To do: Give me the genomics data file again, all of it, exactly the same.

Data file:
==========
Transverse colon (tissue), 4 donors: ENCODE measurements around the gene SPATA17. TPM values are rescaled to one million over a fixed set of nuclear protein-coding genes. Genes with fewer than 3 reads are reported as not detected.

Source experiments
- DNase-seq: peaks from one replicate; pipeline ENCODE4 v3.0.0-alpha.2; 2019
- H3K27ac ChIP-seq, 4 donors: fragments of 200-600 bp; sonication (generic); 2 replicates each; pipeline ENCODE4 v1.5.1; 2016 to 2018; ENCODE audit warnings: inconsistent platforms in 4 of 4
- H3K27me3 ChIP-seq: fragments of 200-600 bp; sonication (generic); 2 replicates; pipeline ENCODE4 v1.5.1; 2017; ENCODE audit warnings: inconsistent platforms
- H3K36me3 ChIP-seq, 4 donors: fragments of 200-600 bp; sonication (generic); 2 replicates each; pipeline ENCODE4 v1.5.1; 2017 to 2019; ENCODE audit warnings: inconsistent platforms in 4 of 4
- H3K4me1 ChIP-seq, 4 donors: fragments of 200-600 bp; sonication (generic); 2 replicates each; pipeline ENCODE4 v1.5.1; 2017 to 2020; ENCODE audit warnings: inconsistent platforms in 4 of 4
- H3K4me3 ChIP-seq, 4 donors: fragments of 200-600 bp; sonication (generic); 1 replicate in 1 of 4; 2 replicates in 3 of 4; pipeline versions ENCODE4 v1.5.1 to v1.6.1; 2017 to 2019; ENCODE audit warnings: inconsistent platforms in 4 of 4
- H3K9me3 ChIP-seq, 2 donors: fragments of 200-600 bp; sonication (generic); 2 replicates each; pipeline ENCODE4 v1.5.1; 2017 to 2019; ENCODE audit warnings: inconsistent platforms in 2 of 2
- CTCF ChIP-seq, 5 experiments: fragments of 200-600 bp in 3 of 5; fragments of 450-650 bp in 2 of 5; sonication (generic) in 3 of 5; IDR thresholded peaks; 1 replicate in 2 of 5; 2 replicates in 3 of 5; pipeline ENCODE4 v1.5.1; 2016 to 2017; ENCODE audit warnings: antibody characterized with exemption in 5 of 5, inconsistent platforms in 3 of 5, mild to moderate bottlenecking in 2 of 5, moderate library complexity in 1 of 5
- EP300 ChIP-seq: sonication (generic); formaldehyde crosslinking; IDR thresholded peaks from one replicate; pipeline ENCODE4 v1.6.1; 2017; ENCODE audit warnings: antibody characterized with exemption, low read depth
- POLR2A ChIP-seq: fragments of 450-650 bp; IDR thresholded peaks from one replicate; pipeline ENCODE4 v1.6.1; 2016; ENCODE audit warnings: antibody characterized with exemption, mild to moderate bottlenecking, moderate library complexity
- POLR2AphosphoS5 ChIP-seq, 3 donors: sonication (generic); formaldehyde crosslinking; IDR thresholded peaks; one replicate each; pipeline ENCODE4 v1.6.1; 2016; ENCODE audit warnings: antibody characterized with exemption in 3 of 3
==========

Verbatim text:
Transverse colon (tissue), 4 donors: ENCODE measurements around the gene SPATA17. TPM values are rescaled to one million over a fixed set of nuclear protein-coding genes. Genes with fewer than 3 reads are reported as not detected.

Source experiments
- DNase-seq: peaks from one replicate; pipeline ENCODE4 v3.0.0-alpha.2; 2019
- H3K27ac ChIP-seq, 4 donors: fragments of 200-600 bp; sonication (generic); 2 replicates each; pipeline ENCODE4 v1.5.1; 2016 to 2018; ENCODE audit warnings: inconsistent platforms in 4 of 4
- H3K27me3 ChIP-seq: fragments of 200-600 bp; sonication (generic); 2 replicates; pipeline ENCODE4 v1.5.1; 2017; ENCODE audit warnings: inconsistent platforms
- H3K36me3 ChIP-seq, 4 donors: fragments of 200-600 bp; sonication (generic); 2 replicates each; pipeline ENCODE4 v1.5.1; 2017 to 2019; ENCODE audit warnings: inconsistent platforms in 4 of 4
- H3K4me1 ChIP-seq, 4 donors: fragments of 200-600 bp; sonication (generic); 2 replicates each; pipeline ENCODE4 v1.5.1; 2017 to 2020; ENCODE audit warnings: inconsistent platforms in 4 of 4
- H3K4me3 ChIP-seq, 4 donors: fragments of 200-600 bp; sonication (generic); 1 replicate in 1 of 4; 2 replicates in 3 of 4; pipeline versions ENCODE4 v1.5.1 to v1.6.1; 2017 to 2019; ENCODE audit warnings: inconsistent platforms in 4 of 4
- H3K9me3 ChIP-seq, 2 donors: fragments of 200-600 bp; sonication (generic); 2 replicates each; pipeline ENCODE4 v1.5.1; 2017 to 2019; ENCODE audit warnings: inconsistent platforms in 2 of 2
- CTCF ChIP-seq, 5 experiments: fragments of 200-600 bp in 3 of 5; fragments of 450-650 bp in 2 of 5; sonication (generic) in 3 of 5; IDR thresholded peaks; 1 replicate in 2 of 5; 2 replicates in 3 of 5; pipeline ENCODE4 v1.5.1; 2016 to 2017; ENCODE audit warnings: antibody characterized with exemption in 5 of 5, inconsistent platforms in 3 of 5, mild to moderate bottlenecking in 2 of 5, moderate library complexity in 1 of 5
- EP300 ChIP-seq: sonication (generic); formaldehyde crosslinking; IDR thresholded peaks from one replicate; pipeline ENCODE4 v1.6.1; 2017; ENCODE audit warnings: antibody characterized with exemption, low read depth
- POLR2A ChIP-seq: fragments of 450-650 bp; IDR thresholded peaks from one replicate; pipeline ENCODE4 v1.6.1; 2016; ENCODE audit warnings: antibody characterized with exemption, mild to moderate bottlenecking, moderate library complexity
- POLR2AphosphoS5 ChIP-seq, 3 donors: sonication (generic); formaldehyde crosslinking; IDR thresholded peaks; one replicate each; pipeline ENCODE4 v1.6.1; 2016; ENCODE audit warnings: antibody characterized with exemption in 3 of 3